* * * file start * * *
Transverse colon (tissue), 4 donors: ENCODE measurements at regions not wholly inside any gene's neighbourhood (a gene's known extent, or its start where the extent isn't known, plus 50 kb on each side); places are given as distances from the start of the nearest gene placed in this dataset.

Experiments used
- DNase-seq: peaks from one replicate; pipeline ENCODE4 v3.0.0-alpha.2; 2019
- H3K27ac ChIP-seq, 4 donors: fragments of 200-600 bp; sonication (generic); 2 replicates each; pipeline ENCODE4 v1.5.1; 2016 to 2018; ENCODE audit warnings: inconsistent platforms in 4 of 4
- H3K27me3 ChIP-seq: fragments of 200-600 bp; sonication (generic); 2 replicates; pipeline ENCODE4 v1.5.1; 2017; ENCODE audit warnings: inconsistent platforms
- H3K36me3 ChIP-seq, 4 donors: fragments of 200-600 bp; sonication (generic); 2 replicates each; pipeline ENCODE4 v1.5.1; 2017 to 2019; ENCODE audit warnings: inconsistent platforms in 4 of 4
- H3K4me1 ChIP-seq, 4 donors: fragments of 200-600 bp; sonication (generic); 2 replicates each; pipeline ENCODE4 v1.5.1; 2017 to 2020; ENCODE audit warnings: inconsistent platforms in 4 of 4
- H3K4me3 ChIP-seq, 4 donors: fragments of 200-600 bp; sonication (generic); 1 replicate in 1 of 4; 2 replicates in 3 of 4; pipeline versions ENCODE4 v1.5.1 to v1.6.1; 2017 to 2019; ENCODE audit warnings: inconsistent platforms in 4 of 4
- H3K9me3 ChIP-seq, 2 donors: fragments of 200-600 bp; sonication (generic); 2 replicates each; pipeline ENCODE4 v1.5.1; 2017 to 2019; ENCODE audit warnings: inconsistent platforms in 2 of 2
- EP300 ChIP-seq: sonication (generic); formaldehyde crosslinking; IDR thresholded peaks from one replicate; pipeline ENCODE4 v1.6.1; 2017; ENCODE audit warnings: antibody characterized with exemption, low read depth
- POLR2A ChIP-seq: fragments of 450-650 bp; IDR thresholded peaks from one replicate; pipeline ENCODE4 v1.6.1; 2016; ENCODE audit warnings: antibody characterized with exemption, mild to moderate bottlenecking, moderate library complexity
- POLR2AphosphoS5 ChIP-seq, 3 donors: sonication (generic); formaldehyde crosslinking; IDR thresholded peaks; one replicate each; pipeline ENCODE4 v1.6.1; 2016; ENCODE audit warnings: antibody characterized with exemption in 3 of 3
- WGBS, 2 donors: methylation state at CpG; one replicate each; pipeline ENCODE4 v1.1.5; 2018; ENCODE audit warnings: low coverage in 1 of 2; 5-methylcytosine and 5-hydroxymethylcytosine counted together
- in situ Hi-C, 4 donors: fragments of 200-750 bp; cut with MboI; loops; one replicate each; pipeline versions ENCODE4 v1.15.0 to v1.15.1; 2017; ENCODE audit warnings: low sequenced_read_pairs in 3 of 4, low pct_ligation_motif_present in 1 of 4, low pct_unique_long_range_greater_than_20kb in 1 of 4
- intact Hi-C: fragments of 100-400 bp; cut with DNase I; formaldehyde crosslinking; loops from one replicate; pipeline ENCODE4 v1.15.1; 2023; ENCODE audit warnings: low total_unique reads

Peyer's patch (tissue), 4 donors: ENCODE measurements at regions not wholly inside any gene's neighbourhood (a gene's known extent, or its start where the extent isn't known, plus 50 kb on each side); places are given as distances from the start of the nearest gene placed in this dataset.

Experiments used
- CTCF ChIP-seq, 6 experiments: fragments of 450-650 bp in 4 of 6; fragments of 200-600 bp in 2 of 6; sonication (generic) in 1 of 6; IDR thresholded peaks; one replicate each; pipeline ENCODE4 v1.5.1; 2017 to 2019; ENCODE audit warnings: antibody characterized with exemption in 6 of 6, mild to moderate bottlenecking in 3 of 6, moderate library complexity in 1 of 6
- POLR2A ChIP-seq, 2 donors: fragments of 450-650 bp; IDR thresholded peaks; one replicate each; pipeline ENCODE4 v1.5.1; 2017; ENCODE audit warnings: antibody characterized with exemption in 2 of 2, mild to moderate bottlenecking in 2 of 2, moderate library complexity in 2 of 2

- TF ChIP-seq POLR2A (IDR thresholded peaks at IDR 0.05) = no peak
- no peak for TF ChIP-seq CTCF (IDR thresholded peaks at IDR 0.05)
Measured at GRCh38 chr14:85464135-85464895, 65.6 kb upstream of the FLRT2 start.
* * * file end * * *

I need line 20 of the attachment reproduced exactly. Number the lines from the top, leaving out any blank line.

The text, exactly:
- TF ChIP-seq POLR2A (IDR thresholded peaks at IDR 0.05) = no peak